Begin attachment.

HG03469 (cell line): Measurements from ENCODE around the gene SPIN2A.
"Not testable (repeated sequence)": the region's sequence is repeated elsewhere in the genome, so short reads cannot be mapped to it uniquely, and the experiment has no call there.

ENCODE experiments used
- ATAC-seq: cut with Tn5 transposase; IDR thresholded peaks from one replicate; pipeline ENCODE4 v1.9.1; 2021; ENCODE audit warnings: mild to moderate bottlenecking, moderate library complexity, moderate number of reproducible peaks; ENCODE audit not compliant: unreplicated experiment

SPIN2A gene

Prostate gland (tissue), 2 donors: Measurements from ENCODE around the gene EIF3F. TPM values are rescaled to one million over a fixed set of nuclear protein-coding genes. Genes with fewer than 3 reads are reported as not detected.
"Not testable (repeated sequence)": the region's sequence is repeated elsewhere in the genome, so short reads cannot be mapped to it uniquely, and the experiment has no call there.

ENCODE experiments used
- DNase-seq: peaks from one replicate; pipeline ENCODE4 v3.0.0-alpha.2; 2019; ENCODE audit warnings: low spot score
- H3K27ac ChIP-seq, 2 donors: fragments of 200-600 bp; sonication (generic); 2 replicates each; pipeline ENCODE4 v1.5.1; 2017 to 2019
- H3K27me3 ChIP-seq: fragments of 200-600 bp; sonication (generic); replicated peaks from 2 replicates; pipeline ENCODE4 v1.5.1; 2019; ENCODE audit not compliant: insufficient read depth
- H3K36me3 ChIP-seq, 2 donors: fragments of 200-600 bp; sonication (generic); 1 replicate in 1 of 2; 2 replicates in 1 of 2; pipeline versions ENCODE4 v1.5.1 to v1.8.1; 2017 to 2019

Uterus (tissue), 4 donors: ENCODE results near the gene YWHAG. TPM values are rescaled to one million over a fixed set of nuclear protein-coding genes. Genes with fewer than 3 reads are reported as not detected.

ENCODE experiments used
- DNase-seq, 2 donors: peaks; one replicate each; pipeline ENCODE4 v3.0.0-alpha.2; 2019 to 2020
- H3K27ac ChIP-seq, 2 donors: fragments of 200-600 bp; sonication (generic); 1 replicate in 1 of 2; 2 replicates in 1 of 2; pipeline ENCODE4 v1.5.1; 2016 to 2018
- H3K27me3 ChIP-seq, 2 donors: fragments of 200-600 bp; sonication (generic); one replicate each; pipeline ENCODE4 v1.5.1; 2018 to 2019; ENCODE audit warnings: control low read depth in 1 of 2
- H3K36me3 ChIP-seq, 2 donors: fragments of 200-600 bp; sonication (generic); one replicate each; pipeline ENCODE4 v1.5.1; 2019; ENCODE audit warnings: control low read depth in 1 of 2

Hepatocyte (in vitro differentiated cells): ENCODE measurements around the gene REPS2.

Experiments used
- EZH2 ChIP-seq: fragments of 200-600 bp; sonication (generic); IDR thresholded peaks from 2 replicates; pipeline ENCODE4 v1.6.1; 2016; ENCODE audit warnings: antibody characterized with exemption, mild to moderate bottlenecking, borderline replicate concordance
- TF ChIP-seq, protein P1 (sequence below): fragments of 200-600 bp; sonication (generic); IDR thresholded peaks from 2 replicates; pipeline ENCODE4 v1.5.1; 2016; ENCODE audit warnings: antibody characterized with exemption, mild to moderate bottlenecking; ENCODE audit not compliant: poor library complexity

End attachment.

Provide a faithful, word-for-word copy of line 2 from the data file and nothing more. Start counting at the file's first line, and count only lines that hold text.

"Not testable (repeated sequence)": the region's sequence is repeated elsewhere in the genome, so short reads cannot be mapped to it uniquely, and the experiment has no call there.